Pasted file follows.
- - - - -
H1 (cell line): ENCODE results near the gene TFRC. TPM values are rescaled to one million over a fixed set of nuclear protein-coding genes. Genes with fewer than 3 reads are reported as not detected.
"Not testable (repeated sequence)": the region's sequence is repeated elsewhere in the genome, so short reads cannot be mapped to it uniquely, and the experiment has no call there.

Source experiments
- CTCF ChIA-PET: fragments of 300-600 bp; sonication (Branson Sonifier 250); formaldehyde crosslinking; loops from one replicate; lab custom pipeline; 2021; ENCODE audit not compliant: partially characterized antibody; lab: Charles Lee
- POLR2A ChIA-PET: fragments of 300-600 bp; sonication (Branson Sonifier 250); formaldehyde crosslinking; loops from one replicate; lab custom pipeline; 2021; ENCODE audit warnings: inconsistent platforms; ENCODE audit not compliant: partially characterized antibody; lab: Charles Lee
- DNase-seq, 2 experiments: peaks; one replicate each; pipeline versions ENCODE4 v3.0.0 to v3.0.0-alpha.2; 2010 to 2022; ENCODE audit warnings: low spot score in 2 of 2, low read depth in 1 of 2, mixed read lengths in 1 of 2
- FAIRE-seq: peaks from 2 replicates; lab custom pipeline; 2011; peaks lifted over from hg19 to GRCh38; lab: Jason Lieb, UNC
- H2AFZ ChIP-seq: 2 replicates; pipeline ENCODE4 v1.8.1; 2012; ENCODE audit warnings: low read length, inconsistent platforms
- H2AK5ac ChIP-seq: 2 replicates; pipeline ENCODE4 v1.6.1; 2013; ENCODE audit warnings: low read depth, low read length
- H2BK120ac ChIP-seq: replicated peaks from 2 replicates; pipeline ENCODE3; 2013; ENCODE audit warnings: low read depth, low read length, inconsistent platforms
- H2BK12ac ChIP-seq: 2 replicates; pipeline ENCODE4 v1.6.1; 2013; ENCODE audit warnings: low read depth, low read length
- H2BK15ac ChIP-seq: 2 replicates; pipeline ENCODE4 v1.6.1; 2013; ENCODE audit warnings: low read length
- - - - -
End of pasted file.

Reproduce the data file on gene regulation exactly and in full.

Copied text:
H1 (cell line): ENCODE results near the gene TFRC. TPM values are rescaled to one million over a fixed set of nuclear protein-coding genes. Genes with fewer than 3 reads are reported as not detected.
"Not testable (repeated sequence)": the region's sequence is repeated elsewhere in the genome, so short reads cannot be mapped to it uniquely, and the experiment has no call there.

Source experiments
- CTCF ChIA-PET: fragments of 300-600 bp; sonication (Branson Sonifier 250); formaldehyde crosslinking; loops from one replicate; lab custom pipeline; 2021; ENCODE audit not compliant: partially characterized antibody; lab: Charles Lee
- POLR2A ChIA-PET: fragments of 300-600 bp; sonication (Branson Sonifier 250); formaldehyde crosslinking; loops from one replicate; lab custom pipeline; 2021; ENCODE audit warnings: inconsistent platforms; ENCODE audit not compliant: partially characterized antibody; lab: Charles Lee
- DNase-seq, 2 experiments: peaks; one replicate each; pipeline versions ENCODE4 v3.0.0 to v3.0.0-alpha.2; 2010 to 2022; ENCODE audit warnings: low spot score in 2 of 2, low read depth in 1 of 2, mixed read lengths in 1 of 2
- FAIRE-seq: peaks from 2 replicates; lab custom pipeline; 2011; peaks lifted over from hg19 to GRCh38; lab: Jason Lieb, UNC
- H2AFZ ChIP-seq: 2 replicates; pipeline ENCODE4 v1.8.1; 2012; ENCODE audit warnings: low read length, inconsistent platforms
- H2AK5ac ChIP-seq: 2 replicates; pipeline ENCODE4 v1.6.1; 2013; ENCODE audit warnings: low read depth, low read length
- H2BK120ac ChIP-seq: replicated peaks from 2 replicates; pipeline ENCODE3; 2013; ENCODE audit warnings: low read depth, low read length, inconsistent platforms
- H2BK12ac ChIP-seq: 2 replicates; pipeline ENCODE4 v1.6.1; 2013; ENCODE audit warnings: low read depth, low read length
- H2BK15ac ChIP-seq: 2 replicates; pipeline ENCODE4 v1.6.1; 2013; ENCODE audit warnings: low read length